Staying connected in the time of corona: let’s share our stories

Well, it’s taken me a while, but here it is: My first blog post in the midst of this incomprehensibly weird scourge. While I’ve written plenty of coronavirus stuff in my other life as a Times Union staffer, I’ve struggled to find the energy and insight to post something meaningful here. I need to weigh in, I kept telling myself. I have a platform. I should do something with it. But then: Something? What kind of something? And then: Oh, crap, it’ll have to be Profound. I’m too pooped to do Profound. And finally: I’ll figure it out tomorrow.

Tomorrow and tomorrow and tomorrow crept in this petty pace until I realized, at long last, that I shouldn’t be thinking in terms of Profound, whether capitalized or not. I should be thinking about the everyday. The mundane that roots us, links us, makes us laugh in a time of isolation. The funny six-foot interactions we have with strangers, feeling kinship even as we veer into the street to avoid the plague. The ways each of us is trying to help — with a phone call to a friend, a gift to a pantry, a delivery to a family in need.

The little reminders of light in the darkness, assuring us that we’re still here. That we’re still human. That we are, despite everything, still connected.

Here’s a big one for me: going outside and finding community. An unexpected upside to COVID-19 has been the joy of walking in the early spring sunshine and seeing so many neighbors out there, stretching their legs. A lot of them are walking their dogs; a lot of them are taking a break from telecommuting to grab a blast of vitamin D; a lot of them are playing games with their children.

The other day I saw folks teaching a boy to ride a bike, and it filled me with gratitude — relief, even — to know that happy memories are still being amassed. That this one kid, at least, will grow up and look back on March 2020 with the remembered thrill of freedom and balance and force, of the wind against his face and the pedals beneath his feet and the loving hands that steady his ride and then, in an act of faith, let go.

And as I realized this, the moment become my happy memory, too. Parents love, children mount bicycles, and life prevails.

What are your own beautiful moments that turn into memories? Your own glimpses of light and causes for gratitude in the midst of COVID-19? Your own mundane, miraculous reminders of all that makes us human? Post them here as comments. As we move forward, I’ll do my best to amass them in subsequent posts.

The name of this blog is, after all, Figuring Shit Out. This is shit we need to figure out together. So let’s do it, my friends. Let’s stay connected, Coronavirus be damned.

15 thoughts on “Staying connected in the time of corona: let’s share our stories

  1. Any, another beautifully written observation.
    Yesterday I donned my wig, put on my gloves and read the first two chapters of the witches to the children of my two nieces on zoom. I told them to get their comfy slippers, a cup of hot cocoa and be ready for a fun ride on the imagination train. The technology of zoom has been around for a while but we have never used it as a family. Now I can be a part of their daily lives as never before. It is kind of nice. As far as zoom goes, I am thankful because it is so deadly isolated when you live alone. Our suicide survivors support group did a zoom meeting and it was great. I have been up north a lot this year so it was too far of a drive for me but now I can be at the meetings which are helpful. Hmm, I have cleaned out several drawers and even sharpened my knives. I have become a gourmet cook ( my opinion only). I have seen the kindness of people who have checkin in on me to see if I am ok. There are silver linings here. My only hope is that a cure will be found sooner than later. Be well everyone.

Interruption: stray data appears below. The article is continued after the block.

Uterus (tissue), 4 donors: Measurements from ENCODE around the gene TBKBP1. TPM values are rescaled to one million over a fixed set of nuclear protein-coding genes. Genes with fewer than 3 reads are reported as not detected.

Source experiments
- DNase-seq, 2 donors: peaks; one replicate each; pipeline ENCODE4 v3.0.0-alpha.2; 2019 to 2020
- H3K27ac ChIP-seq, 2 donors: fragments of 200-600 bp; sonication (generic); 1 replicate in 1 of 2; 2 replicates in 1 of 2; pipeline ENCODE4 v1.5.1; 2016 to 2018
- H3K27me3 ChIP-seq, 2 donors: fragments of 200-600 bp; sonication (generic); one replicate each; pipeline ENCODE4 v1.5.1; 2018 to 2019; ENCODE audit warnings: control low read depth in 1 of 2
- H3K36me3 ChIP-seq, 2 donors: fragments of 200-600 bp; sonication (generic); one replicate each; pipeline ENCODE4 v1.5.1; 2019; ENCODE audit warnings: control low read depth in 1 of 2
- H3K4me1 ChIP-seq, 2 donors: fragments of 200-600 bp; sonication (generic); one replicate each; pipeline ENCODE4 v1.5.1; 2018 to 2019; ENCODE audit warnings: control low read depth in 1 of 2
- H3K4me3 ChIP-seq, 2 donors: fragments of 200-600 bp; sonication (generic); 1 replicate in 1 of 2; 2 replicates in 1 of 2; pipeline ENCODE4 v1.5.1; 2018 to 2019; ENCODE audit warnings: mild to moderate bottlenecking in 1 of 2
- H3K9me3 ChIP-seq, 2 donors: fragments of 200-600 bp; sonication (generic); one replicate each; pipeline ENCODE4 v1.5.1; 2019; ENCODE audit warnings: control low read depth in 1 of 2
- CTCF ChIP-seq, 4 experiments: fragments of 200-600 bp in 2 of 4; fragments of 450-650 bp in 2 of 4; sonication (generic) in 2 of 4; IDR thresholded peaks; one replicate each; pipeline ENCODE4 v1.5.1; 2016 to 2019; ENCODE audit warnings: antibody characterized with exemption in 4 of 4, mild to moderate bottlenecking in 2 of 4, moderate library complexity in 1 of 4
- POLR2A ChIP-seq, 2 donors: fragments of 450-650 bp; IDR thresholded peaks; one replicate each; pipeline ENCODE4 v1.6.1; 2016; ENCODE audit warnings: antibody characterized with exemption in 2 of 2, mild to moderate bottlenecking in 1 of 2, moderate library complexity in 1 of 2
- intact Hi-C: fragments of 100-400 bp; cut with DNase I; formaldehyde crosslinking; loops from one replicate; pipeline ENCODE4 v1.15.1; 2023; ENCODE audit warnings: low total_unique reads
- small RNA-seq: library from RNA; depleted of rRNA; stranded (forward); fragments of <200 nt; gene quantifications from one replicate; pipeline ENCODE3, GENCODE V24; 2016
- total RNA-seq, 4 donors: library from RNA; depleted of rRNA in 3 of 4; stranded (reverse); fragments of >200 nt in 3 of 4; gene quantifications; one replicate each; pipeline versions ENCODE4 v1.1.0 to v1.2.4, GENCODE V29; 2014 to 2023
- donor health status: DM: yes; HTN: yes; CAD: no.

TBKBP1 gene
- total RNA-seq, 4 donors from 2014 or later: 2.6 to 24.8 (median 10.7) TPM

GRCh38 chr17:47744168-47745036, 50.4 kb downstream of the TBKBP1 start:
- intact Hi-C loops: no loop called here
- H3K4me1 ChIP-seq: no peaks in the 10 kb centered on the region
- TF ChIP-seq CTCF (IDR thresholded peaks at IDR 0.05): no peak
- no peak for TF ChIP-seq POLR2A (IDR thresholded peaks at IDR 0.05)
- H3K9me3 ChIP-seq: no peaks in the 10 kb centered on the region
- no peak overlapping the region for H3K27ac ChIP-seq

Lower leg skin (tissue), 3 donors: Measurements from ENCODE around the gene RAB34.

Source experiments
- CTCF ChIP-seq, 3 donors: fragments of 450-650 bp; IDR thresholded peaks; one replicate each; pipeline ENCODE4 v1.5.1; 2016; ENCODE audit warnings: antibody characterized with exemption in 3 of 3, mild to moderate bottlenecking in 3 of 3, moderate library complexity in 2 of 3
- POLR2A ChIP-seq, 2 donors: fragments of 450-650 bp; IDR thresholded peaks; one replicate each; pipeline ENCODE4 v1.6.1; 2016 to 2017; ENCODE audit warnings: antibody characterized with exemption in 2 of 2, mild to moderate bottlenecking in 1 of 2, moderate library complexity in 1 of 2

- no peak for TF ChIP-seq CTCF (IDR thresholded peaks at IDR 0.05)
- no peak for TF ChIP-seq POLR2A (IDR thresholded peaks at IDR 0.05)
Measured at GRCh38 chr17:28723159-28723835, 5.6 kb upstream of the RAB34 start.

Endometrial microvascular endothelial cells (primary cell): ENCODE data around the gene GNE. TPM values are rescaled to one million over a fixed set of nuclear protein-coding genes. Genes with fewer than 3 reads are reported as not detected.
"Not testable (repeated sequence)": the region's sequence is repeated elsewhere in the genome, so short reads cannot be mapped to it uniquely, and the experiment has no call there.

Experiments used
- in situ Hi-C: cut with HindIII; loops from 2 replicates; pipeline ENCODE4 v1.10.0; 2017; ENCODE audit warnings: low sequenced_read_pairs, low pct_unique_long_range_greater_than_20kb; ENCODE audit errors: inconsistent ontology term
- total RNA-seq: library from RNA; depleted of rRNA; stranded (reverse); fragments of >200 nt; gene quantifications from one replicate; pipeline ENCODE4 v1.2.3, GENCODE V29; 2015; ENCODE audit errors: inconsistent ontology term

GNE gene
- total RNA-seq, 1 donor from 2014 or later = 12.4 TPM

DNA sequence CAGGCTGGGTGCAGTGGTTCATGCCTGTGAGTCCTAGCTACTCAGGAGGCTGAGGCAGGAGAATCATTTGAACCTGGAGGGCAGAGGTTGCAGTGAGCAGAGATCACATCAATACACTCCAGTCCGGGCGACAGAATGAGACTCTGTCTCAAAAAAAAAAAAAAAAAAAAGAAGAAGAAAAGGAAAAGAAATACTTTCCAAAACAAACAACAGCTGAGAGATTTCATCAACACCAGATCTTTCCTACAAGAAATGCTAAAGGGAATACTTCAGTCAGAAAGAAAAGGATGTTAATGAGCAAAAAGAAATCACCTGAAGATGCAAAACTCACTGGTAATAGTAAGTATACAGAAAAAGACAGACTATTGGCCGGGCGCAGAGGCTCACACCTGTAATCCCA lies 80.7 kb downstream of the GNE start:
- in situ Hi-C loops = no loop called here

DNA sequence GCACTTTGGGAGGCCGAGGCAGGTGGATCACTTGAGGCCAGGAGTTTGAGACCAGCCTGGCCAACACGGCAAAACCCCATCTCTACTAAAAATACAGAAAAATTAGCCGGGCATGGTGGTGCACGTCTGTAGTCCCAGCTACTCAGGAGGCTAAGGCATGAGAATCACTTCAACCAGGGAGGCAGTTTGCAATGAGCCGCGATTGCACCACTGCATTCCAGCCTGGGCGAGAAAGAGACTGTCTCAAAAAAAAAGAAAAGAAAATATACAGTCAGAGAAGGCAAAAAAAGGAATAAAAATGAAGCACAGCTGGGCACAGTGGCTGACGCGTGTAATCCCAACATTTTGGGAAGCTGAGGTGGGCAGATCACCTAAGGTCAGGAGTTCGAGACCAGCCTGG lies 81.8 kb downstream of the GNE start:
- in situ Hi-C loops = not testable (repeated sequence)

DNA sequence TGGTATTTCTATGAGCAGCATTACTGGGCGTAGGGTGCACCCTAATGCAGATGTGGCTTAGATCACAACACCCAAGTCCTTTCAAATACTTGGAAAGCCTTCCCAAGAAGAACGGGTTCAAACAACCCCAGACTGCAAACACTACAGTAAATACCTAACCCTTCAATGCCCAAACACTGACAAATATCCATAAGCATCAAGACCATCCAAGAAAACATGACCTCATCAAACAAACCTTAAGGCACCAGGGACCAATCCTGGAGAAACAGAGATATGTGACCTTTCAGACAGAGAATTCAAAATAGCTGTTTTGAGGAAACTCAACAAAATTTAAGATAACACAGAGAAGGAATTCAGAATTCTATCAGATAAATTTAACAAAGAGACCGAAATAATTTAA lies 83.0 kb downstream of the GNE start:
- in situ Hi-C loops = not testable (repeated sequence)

2. Dear Amy, Thank you as always for connecting us. I was waiting (just a little bit) for your post. You make sense of this crazy world, which has gotten crazier. The little boy on the bike – what a lovely observation – life does go on. Our parents went through deprivation, our grandparents through Scarlet Fever; we can get through this. Who knew that our economy depended upon going to restaurants, flying and haircuts?
    Stay safe, you are a part of many of our lives..

  3. Hi Amy! The adult/child interactions outside provide the most beautiful moments. I’ve been fortunate to be with my sister in South Carolina and seeing people just taking long walks and jogging with kids and grandkids puts a smile on my face. For me, longer dog walks have been a blessing.

  4. We need to remember we are strong and can get through this fight and be on TOP! Keep safe and strong we GOT THIS!!!

  5. Meh. Profound is so overrated anyway, Amy. What you wrote was far better. So I just figured this shit out today: One of my adult sons is working at home, where he lives alone. He’s going crazy with the isolation. He’s never had a large circle of friends, and for whatever reason, he leans on my husband and me more than his girlfriend. Today, I decided to start texting him a stupid knock-knock joke every day, just to let him know I’m thinking of him. So we had a few fun exchanges, then he sent this: “As long as we’re under quarantine, I’m only going to tell inside jokes.” I think we’ve hit on something–not profound, but memorable. “Remember when…?” we’ll ask each other for years to come.

  6. I love watching nature unfold her springtime wings. It reminds me of who is ultimately in control when we foolishly think it’s us. The birds don’t give a shit… they’re still fluttering around finding mates. They deal with the life cycle and threats every day and yet thy keep finding tree limbs to jump to and chirping as they do. So thanks for writing… it reminds me to keep chirping ❤️

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